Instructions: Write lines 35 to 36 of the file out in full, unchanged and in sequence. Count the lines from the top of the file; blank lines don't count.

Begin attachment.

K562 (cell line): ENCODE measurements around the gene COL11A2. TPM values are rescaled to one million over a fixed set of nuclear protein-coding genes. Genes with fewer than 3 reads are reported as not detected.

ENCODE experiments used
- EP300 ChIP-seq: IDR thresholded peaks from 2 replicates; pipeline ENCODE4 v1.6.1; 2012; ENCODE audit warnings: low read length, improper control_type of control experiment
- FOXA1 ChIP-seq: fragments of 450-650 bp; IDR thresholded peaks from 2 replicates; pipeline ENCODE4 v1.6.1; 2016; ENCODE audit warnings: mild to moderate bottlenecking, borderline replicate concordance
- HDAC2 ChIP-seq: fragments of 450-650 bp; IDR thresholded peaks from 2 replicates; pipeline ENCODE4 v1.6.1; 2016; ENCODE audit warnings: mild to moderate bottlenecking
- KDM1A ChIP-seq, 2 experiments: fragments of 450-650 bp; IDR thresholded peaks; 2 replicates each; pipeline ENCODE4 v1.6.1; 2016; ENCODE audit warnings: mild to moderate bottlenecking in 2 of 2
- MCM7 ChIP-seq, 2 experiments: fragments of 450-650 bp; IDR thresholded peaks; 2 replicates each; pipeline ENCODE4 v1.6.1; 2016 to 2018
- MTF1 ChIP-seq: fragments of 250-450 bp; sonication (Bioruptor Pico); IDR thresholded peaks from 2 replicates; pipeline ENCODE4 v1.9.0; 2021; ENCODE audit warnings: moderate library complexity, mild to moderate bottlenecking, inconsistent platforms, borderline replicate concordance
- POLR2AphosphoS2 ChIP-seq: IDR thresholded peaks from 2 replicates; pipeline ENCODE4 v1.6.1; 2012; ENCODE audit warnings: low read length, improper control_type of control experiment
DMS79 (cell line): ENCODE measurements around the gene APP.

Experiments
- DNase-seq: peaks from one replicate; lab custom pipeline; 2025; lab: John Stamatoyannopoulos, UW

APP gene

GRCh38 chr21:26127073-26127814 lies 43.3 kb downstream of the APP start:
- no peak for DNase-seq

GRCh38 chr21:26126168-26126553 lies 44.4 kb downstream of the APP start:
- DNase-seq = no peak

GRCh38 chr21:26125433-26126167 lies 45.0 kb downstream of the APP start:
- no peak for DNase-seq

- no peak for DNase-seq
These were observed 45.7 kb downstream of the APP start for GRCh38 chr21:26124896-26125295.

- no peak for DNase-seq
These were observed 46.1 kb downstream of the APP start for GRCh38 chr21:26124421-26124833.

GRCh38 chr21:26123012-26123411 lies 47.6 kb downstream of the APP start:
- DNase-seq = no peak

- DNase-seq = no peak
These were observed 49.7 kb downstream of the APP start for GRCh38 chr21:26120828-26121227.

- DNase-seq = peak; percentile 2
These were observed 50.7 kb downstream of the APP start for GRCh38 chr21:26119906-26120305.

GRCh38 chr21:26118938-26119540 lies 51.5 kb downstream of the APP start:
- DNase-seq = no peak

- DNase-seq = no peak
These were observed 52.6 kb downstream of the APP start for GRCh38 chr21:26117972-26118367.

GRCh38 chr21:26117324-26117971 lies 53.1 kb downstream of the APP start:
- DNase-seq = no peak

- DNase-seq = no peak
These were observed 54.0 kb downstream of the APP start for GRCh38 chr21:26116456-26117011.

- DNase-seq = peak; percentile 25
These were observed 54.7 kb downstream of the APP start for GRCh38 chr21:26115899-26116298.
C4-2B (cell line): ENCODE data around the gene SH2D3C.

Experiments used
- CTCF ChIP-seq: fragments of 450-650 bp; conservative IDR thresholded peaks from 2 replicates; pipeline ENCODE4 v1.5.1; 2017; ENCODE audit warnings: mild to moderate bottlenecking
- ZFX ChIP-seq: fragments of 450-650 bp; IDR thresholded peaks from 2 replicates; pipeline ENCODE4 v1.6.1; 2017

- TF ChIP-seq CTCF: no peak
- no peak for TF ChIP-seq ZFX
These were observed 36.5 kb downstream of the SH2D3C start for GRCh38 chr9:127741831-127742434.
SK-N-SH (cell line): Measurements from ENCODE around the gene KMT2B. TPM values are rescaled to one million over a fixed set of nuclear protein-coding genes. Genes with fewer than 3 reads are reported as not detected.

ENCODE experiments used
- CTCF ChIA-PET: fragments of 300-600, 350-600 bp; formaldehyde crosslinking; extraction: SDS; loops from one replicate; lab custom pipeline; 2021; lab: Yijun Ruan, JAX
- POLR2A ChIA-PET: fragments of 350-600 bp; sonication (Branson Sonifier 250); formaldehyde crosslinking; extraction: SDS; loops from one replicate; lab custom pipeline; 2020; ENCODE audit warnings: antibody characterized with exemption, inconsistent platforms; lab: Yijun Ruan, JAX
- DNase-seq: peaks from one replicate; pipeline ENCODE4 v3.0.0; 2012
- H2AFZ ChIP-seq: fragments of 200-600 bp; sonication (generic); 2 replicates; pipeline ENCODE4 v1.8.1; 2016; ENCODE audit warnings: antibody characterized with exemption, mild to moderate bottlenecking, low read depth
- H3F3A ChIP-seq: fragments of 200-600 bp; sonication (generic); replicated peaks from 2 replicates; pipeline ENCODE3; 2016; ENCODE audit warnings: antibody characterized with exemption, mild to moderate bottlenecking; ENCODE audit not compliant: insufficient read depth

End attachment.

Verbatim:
- DNase-seq = no peak

- DNase-seq = no peak